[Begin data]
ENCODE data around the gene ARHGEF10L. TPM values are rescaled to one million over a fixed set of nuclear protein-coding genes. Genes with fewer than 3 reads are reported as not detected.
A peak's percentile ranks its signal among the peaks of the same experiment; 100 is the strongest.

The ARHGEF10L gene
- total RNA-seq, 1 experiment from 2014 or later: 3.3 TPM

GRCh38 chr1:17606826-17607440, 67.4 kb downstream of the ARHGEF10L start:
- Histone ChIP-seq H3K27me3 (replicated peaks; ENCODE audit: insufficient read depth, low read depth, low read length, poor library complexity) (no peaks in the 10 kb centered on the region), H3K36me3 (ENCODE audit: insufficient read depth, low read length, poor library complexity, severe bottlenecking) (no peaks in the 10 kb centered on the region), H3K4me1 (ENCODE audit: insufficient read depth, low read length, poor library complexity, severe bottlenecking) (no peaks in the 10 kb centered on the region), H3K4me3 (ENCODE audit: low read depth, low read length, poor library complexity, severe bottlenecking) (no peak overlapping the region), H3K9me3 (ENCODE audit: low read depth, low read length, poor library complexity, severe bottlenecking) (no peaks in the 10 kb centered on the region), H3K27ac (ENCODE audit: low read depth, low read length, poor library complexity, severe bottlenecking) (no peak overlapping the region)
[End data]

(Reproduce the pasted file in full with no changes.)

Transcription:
ENCODE data around the gene ARHGEF10L. TPM values are rescaled to one million over a fixed set of nuclear protein-coding genes. Genes with fewer than 3 reads are reported as not detected.
A peak's percentile ranks its signal among the peaks of the same experiment; 100 is the strongest.

The ARHGEF10L gene
- total RNA-seq, 1 experiment from 2014 or later: 3.3 TPM

GRCh38 chr1:17606826-17607440, 67.4 kb downstream of the ARHGEF10L start:
- Histone ChIP-seq H3K27me3 (replicated peaks; ENCODE audit: insufficient read depth, low read depth, low read length, poor library complexity) (no peaks in the 10 kb centered on the region), H3K36me3 (ENCODE audit: insufficient read depth, low read length, poor library complexity, severe bottlenecking) (no peaks in the 10 kb centered on the region), H3K4me1 (ENCODE audit: insufficient read depth, low read length, poor library complexity, severe bottlenecking) (no peaks in the 10 kb centered on the region), H3K4me3 (ENCODE audit: low read depth, low read length, poor library complexity, severe bottlenecking) (no peak overlapping the region), H3K9me3 (ENCODE audit: low read depth, low read length, poor library complexity, severe bottlenecking) (no peaks in the 10 kb centered on the region), H3K27ac (ENCODE audit: low read depth, low read length, poor library complexity, severe bottlenecking) (no peak overlapping the region)